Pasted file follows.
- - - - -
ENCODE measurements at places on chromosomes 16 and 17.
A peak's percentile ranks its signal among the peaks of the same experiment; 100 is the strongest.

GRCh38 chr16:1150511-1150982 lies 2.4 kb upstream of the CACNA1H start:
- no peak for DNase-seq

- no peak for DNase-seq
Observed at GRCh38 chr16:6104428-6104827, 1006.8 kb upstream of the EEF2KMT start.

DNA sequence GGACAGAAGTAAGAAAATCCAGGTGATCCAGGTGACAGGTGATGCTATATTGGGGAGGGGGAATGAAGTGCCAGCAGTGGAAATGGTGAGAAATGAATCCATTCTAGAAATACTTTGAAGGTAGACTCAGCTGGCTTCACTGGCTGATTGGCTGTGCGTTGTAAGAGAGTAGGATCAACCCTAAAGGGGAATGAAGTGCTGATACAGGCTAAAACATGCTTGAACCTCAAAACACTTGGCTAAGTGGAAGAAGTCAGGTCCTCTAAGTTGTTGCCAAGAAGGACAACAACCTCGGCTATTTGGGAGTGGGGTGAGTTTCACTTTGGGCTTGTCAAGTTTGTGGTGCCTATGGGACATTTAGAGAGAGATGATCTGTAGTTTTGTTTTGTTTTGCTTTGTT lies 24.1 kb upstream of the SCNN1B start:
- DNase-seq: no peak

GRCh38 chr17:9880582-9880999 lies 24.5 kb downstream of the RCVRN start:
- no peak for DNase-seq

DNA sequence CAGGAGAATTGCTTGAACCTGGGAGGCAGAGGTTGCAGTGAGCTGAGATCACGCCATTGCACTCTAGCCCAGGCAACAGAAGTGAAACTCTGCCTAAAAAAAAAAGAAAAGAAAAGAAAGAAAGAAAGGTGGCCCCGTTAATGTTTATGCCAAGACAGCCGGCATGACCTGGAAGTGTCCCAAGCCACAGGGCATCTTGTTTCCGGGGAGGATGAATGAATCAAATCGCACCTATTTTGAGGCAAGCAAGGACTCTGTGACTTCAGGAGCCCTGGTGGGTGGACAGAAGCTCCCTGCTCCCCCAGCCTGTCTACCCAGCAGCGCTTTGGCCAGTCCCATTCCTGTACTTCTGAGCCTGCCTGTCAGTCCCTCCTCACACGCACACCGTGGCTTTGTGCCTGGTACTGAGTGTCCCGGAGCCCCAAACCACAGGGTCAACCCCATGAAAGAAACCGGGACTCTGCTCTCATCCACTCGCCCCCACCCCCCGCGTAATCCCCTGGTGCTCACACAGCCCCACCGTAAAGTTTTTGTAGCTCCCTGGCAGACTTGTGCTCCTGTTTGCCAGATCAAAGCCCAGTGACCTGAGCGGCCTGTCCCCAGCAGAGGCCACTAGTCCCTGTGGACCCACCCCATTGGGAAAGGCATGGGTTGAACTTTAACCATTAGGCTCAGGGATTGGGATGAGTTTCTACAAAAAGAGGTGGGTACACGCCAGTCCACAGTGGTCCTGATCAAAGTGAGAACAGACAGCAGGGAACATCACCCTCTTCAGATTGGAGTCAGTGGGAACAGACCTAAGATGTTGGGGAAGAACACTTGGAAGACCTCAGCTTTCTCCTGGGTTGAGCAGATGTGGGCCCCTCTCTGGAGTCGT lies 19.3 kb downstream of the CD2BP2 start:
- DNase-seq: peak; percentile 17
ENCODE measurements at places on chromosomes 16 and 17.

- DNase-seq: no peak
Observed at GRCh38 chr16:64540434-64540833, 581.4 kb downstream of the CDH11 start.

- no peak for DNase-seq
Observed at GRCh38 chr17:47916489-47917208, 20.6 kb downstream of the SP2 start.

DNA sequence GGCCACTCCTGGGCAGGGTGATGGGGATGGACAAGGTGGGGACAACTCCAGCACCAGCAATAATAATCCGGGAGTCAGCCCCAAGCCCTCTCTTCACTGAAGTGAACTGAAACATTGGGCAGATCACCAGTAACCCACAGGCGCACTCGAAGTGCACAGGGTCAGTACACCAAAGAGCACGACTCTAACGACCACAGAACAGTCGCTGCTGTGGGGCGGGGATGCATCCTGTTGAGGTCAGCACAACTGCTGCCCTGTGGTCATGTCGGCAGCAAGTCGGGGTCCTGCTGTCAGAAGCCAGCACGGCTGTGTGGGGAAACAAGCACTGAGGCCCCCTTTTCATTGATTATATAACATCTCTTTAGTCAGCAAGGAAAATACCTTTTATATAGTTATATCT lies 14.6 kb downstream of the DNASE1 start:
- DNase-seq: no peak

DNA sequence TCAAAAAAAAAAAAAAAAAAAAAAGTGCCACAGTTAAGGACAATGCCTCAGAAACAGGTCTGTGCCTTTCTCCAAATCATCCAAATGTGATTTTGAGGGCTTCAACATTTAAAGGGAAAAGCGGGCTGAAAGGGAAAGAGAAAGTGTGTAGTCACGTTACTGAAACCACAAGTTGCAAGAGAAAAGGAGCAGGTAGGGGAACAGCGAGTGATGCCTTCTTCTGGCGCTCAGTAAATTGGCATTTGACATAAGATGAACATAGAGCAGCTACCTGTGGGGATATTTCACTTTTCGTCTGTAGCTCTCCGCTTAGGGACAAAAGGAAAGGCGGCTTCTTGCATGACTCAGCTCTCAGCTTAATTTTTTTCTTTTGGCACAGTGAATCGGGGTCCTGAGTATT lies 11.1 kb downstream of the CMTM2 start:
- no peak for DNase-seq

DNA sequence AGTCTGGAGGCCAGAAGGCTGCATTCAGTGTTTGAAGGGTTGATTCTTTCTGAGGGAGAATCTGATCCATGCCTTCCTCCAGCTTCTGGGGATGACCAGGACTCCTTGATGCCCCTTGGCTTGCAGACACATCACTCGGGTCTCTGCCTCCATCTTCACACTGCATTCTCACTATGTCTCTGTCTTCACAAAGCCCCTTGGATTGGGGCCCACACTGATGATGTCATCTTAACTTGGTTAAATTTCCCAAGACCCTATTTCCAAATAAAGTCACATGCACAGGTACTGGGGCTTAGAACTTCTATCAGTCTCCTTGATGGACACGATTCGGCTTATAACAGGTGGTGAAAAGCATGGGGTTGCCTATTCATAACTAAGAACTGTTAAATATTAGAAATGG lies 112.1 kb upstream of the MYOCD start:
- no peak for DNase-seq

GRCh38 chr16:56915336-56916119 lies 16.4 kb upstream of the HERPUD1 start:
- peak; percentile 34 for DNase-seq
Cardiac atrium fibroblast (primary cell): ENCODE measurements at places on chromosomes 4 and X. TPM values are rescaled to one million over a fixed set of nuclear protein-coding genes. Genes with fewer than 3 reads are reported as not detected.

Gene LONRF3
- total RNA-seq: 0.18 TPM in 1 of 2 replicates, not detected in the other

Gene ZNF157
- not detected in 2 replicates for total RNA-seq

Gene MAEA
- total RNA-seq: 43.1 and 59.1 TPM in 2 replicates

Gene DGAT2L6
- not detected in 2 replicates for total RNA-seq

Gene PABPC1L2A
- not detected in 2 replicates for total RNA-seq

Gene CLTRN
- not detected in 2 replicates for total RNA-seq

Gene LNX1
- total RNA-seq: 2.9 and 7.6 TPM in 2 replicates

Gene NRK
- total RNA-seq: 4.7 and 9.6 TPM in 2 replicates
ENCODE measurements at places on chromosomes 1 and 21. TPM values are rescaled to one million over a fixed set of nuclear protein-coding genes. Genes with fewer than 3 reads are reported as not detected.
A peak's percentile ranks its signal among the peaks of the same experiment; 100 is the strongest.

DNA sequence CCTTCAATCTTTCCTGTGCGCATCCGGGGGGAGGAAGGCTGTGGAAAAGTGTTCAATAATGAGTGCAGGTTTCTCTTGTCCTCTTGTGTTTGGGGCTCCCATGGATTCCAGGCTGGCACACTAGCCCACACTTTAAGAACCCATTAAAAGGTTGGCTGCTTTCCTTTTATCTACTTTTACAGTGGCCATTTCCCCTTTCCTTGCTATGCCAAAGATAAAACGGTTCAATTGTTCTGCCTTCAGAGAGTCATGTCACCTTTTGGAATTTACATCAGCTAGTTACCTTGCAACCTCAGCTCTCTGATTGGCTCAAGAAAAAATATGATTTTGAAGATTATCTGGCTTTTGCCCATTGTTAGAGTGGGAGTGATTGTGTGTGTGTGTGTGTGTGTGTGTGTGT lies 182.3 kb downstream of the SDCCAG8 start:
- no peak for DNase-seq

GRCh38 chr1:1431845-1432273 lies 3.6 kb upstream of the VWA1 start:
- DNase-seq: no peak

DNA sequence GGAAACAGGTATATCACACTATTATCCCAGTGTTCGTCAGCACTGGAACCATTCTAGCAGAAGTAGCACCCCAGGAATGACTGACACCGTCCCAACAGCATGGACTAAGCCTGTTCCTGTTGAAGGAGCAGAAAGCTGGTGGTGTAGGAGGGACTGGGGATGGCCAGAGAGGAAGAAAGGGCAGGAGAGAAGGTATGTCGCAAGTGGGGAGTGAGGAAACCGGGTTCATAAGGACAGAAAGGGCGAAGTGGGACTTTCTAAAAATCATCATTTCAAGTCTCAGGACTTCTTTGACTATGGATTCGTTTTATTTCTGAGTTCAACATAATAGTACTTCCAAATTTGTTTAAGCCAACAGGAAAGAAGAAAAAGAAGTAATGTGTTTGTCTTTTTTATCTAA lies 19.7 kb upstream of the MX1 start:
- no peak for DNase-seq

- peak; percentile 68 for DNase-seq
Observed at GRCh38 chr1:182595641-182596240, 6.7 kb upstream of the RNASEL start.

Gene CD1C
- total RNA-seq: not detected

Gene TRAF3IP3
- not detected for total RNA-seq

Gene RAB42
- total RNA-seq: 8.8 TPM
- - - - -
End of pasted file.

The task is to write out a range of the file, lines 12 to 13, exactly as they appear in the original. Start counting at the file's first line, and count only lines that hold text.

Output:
- DNase-seq: peak; percentile 17
ENCODE measurements at places on chromosomes 16 and 17.